E-Commerce's 1.3 Percent Problem
Jan 20, 2003 4:00 AM PT
E-commerce, once the domain of "geek types" or consumers with high disposable incomes, has hit the mainstream. The U.S. Census Bureau says e-commerce spending increased by more than 34 percent year-over-year to US$11.1 billion from the third quarter of 2001 to the same period in 2002. And sales jumped 24 percent year-over-year, to $13.7 billion, in the 2002 holiday season.
But according to Census Bureau figures taken last fall, e-commerce revenues still amount to just 1.3 percent of all retail sales. That figure represents a slow increase from 0.7 percent in 1999's fourth quarter, but it has not changed much at all since Q4 2001, and it is unlikely to shift dramatically even after robust holiday results are taken into account. The upshot remains the same: E-commerce makes up less than 2 percent of all retail spending.
There is definitely a disconnect here. If e-commerce is becoming an ever-larger part of consumers' daily lives, why does it account for such a small slice of the retail pie?
Reams of Research
One fact that does not show up in the Census Bureau figures is that consumers increasingly are using retailers' Web sites for research, which does not necessarily translate into measurable online sales -- especially for big-ticket or luxury items.
"There's a significant amount of retail being influenced by the Web, but there's not a lot of final transactions happening online," Bob Parker, senior vice president at AMR Research, told the E-Commerce Times.
Some companies, such as Circuit City, Best Buy and Sears, are trying to convert researchers into buyers via programs that allow customers to purchase items online and then pick them up at a brick-and-mortar store.
Certain products, though, must be seen or touched in person before a purchase can be finalized, according to Gene Alvarez, Meta Group vice president of electronic business strategies. "Would you buy a $10,000 plasma screen online? No," he told the E-Commerce Times. "But would you evaluate brands versus each other on the Web and get educated on them? Yes." The Web is at work in such transactions, though its role may be hard to spot via conventional research tactics.
In addition, despite e-commerce's 24/7 convenience, consumers may be clinging to brick-and-mortar shopping because of its social aspect. Some shoppers simply like going to a mall and interacting with other people, including friends, neighbors and even store sales clerks.
E-tailers may be making headway, however, according to AMR's Parker. He said that in recent months, more seniors and females have been booting up their PCs to shop, rather than driving to malls. And once one person in a household starts going online to shop, others living under the same roof are likely to follow suit. In a way, then, online shopping retains a social aspect -- within the household. However, Parker said, this kind of activity does not necessarily show up in e-commerce research, so it is not an obvious trend.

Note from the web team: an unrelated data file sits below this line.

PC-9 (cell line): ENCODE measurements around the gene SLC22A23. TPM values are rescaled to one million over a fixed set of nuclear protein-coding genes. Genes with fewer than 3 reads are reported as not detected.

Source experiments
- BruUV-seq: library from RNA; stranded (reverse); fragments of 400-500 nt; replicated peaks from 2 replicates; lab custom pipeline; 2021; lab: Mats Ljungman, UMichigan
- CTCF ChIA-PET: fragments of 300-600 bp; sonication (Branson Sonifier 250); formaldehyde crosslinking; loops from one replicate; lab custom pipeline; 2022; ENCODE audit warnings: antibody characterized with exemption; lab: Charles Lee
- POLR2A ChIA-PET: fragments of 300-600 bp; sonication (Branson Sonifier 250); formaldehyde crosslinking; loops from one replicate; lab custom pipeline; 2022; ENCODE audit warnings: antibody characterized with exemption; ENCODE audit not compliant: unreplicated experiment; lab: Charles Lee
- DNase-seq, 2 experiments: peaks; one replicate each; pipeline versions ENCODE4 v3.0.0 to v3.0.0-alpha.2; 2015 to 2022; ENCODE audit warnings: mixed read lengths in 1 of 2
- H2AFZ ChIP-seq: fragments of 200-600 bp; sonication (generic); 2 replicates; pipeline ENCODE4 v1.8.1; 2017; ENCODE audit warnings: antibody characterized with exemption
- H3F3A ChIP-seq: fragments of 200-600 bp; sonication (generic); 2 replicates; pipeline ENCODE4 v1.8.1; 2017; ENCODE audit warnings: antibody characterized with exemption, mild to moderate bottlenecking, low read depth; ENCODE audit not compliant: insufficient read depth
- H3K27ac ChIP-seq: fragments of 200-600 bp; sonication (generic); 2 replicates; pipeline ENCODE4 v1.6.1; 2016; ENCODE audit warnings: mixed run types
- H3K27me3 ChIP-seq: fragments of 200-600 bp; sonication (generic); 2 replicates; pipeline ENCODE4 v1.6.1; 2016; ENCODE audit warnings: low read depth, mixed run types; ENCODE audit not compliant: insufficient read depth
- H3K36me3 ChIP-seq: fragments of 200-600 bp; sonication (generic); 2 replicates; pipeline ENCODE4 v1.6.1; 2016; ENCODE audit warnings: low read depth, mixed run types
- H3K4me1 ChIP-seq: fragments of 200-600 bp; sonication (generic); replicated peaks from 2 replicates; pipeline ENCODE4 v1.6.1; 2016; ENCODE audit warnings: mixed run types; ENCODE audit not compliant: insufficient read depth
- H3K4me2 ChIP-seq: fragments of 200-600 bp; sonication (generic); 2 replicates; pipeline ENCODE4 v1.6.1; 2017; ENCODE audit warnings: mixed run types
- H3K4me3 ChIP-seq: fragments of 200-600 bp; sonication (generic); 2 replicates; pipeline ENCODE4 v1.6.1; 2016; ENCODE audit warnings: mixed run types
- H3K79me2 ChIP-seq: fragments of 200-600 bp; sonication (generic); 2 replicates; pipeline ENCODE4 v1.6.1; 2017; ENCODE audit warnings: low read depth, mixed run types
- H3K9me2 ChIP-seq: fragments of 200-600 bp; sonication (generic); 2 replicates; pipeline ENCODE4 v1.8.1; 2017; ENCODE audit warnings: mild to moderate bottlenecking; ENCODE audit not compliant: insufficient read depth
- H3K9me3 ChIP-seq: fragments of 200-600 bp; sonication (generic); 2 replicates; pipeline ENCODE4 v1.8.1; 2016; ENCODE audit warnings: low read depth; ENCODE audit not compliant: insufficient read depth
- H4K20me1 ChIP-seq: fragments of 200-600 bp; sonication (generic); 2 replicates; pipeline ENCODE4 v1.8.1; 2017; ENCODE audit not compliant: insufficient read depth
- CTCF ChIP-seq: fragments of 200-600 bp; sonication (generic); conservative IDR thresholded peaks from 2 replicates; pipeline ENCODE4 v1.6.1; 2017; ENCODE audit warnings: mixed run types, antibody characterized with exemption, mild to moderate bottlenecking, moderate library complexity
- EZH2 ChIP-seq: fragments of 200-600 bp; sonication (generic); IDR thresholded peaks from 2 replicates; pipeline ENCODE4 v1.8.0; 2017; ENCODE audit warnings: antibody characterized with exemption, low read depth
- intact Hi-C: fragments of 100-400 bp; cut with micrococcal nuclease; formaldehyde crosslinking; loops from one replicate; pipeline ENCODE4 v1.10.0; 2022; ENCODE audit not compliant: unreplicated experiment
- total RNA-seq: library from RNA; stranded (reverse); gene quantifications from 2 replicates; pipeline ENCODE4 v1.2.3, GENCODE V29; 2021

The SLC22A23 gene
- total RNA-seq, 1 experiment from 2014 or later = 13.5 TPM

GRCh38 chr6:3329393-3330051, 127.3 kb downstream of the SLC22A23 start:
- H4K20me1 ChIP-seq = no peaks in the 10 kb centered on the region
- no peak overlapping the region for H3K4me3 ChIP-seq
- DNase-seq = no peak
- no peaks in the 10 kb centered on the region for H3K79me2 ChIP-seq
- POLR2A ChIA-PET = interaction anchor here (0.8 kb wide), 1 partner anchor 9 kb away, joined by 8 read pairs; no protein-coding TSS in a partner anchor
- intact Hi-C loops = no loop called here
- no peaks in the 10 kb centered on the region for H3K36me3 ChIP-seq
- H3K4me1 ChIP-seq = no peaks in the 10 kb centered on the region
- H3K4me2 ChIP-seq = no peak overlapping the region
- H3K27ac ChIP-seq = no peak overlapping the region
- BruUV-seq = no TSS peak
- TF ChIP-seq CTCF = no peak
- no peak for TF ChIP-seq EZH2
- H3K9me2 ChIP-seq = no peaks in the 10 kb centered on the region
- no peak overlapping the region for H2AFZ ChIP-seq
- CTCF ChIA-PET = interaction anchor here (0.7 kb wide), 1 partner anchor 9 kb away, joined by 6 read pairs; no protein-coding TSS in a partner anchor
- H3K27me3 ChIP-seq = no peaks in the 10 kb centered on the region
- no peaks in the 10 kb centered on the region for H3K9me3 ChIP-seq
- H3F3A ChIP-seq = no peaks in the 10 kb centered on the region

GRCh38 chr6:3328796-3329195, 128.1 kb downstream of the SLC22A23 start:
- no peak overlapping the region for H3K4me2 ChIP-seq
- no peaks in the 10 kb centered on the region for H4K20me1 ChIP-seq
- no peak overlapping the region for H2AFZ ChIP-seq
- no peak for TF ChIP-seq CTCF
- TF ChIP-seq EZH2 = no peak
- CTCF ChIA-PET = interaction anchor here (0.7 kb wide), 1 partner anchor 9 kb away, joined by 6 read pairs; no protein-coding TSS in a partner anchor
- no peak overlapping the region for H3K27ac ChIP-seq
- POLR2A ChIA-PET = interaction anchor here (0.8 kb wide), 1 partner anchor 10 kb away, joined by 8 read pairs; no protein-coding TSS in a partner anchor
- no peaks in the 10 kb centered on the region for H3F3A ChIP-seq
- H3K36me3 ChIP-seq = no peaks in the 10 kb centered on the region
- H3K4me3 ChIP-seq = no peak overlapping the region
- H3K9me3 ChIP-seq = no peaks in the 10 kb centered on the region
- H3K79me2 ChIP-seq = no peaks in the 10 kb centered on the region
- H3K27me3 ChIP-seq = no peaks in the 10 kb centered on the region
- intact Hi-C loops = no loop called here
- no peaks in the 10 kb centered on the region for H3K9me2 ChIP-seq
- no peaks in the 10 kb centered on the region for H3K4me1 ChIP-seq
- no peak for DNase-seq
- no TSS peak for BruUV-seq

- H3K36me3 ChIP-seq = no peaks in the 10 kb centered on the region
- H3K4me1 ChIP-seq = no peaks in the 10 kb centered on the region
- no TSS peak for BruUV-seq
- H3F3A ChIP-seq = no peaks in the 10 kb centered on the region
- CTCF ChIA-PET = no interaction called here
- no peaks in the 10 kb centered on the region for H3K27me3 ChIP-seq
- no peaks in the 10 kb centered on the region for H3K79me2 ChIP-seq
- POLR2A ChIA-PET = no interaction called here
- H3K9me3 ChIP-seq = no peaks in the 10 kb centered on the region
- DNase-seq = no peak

A Broad Problem?
Alvarez noted that if dial-up consumers encounter high-bandwidth features, they are more likely to be "furious" than fascinated.
"At least when we all call by phone, we all get dial-tone response at about the same time," he said. "But we haven't reached that yet with the Internet, where everybody or a large proportion of the population have equal speeds to access these sites."
Or Not an Issue?
On the other hand, AMR's Parker said he does not think broadband adoption is affecting e-commerce sales -- because most e-commerce companies know better than to use technologies that a majority of shoppers cannot handle. If broadband were more prevalent, he noted, services like video-on-demand and massively multiplayer gaming might come into their own.
He added that broadband's lackluster reach prevents the introduction of new Internet-delivered products and features, far more than it prevents e-commerce from growing its share of all goods and services sold.
Talkin' 'Bout the Basics
Even outside the realm of broadband, stumbling blocks still abound when it comes to usability. Some sites still have not mastered one of the most basic foundations of e-commerce: the search engine. Many consumers are baffled by e-commerce sites' search tools, according to Alvarez. He calls it the "I-can-search-but-I-can't-find-it" hitch.
"For example, you type in 'printer' at a site, and up come 5000 hits on printers, printer cartridges, printer labels, toner and so on," he said. Not too helpful -- and a clear sign that e-commerce companies have their work cut out for them to increase their share of total retail sales.
Moving Toward Mainstream
Hurdles aside, one thing is certain: As the Internet and e-commerce have evolved from innovations into fixtures of modern life, consumers have grown more comfortable with the concept of conducting transactions online. At the same time, Web retailers -- either consciously or unconsciously -- have made their interfaces more consistent over the years, adding to consumers' comfort levels.
As familiarity with e-shopping continues to rise, so too will e-commerce's share of overall retail sales. Its influence may already be more extensive than it looks, and the march into the mainstream has only just begun.